• tallinn1960 July 31, 2016 at 5:54 am #

        “This was not how Madison’s scene played out in any way, she’s just randomly showering so your point is pretty much moot ”

        That’s a claim without any proof, whereas for me and my daughter the scene played out that way.

        But the real point is: seeing something as sexist is in no way objective. You may see the scene as sexist, whereas others do not associate any sexist idea with the same scene. So how can you blame the author for something that YOU put into the scene, not him.

  14. Lucy August 18, 2016 at 9:51 am #

    I have only played the game for two hours and already found it quite male-oriented, if not sexist.

    Particularly the first few scenes I was annoyed with the traditional gender roles. I mean, come on. This guy doesn’t know where the plates in his own house are? He doesn’t even know how to open the cupboard? Has he never made the table in 10 years? His wife is clearly stressed, why doesn’t he help her more. Surely he can find something to do without her explicit guidance. Why doesn’t he wash his coffee cup? Why does he leave his dirty underwear on the bathroom floor? Why doesn’t he wash his hands after taking a piss? Why does he respond to the request for making the table as if he is going to do some big heroic task (Leave it to me)? Why does he not clean up the toys (car, swords) while his wife is away and doing shopping and child care? Clearly, from the clean looks of the house, his wife arranges all of that and he seems oblivious to the work it requires. Why does he turn on the water before finishing brushing his teeth (so wasteful, not sexist)? Why does he think having sex is a good idea if the kids are playing outside and a party needs preparation? Why does he drink straight out of the carton as if noone else will use the orange juice? Why does he not engage her in conversation about the party preparations that are stressing her out? No wonder they split up after Jason’s death.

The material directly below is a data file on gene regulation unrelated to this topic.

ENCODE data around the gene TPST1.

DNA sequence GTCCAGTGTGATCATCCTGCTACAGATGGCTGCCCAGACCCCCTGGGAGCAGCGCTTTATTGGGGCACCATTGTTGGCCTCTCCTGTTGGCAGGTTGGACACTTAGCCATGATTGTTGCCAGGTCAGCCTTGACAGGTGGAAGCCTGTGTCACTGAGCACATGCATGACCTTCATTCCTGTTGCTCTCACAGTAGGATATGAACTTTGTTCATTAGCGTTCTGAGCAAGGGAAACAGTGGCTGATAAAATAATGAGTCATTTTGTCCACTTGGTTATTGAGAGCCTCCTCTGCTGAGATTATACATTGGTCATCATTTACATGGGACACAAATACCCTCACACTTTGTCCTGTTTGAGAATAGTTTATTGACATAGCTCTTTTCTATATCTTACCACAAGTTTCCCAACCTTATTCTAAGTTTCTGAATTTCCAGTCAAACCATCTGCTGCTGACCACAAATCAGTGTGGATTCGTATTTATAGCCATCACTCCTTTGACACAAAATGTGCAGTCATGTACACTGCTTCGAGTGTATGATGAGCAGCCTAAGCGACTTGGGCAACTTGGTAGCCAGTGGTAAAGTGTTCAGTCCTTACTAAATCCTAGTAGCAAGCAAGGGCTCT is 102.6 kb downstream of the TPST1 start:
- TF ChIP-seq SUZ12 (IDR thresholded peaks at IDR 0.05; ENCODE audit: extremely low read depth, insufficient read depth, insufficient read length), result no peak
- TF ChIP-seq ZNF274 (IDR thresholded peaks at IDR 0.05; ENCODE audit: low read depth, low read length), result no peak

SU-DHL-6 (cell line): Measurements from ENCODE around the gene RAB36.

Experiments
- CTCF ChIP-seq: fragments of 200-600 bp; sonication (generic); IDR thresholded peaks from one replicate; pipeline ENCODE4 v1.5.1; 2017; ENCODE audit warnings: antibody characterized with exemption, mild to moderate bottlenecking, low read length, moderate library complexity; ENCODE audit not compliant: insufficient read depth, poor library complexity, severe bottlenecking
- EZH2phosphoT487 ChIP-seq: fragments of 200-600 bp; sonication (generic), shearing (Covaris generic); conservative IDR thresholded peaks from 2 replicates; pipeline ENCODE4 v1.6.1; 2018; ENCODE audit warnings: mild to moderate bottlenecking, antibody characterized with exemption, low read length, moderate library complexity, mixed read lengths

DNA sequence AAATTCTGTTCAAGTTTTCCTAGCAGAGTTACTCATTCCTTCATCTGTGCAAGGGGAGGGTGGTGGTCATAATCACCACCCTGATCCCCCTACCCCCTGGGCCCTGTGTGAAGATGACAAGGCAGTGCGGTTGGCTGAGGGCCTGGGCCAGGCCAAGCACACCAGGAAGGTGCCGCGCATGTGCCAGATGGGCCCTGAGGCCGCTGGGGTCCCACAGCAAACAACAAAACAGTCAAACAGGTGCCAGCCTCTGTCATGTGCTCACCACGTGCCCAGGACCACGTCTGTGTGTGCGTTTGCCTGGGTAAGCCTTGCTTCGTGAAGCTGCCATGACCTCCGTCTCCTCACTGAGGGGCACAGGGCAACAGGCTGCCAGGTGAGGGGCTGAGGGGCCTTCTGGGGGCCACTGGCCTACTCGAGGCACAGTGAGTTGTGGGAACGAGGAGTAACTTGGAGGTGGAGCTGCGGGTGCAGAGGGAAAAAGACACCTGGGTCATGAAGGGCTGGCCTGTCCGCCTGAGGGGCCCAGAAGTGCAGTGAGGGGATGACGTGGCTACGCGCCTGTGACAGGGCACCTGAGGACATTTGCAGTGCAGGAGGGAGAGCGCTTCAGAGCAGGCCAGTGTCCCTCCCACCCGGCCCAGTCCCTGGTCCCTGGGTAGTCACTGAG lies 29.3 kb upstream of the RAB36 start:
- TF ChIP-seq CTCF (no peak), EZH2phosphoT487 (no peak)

How come he hasn’t learned to engage Shaun in 11 or so years? He knows that he is not stimulated by ‘How was school?” He clearly needs another conversation method. Why does he need a written list on the wall to remind himself that his son needs food and sleep? I mean come on–has he not figured that out after all these years? Has he really not contribute any domestic or care labour while he was married? I am amazed at how well-behaved Shaun is in spite of his dad.

    It also annoys me that the police investigator guy with his cool glove looks almost exactly the same as Ethan.

    I know that some of these issues are the result of us clueless gamers playing him, but it doesn’t give us options to be a more aware and supportive father and husband.

    I want to play his wife!

  15. Quinn Cummins-Lune August 19, 2016 at 12:16 am #

    Yo Deutscher, if you don’t have any positive comments, just keep your mouth shut.

  16. Red pill February 13, 2017 at 4:40 am #

    No offense but you’re an idiot. You wanna talk all this crap about sexism but want to ignore some relevant facts. 1) Madison wasn’t the only one to have nude shower scenes… the game opens up with a male shower scene. And 2) the rapey vibe doctor had a captive male chained up in the same basement he had Madisono tied up in… you really want to argue this game is sexist??? Two of the.three points you being up are null and void because you were too ignorant to bring up any relevant things that disprove your rhetoric. It’s really tiring coming across people like you who want to cry sexism and other bullcrap… it’s a video game that is Centered around murders, assaults and dark seedy crimes. Of course some of these things are going to target women. They also target men and young boys. Get off your step stool trying to reach for a hit that ant there. Think critically for once in your life and coke up with fair assessments.

  17. Omar Awad February 17, 2017 at 7:02 pm #

    UGhhhh finally. So let me just share my gaming story. Im a gay male feminist. And video gaming was never really my thing. Then last year i saw beyond two souls in a store and decided to buy it. I fell in love. The game had its faults but jodie was SUCH an interesting female character(even if she was the only one). I was surprised a non sexualized female main character existed in a video game because i knew how sexist the gaming community was. So i decided from then on to buy and play each and every female led game. I bought the last of us, tombraider 2013, remember me, infamous first light, mirror’s edge. I had three more games i was excited for: life is strange, tombraider 2, and heavy rain. I though if beyond was so good then another game by quantic dreams must be feminist(ish? I mean treats at least one female like a human), right? Well i was so wrong. I just finished it. The ending was nice but the game made me so mad throughout. Its sad that no one talks about how rediculous madison is. Every issue keeps getting brought up by gamers other than madison. GAAAAH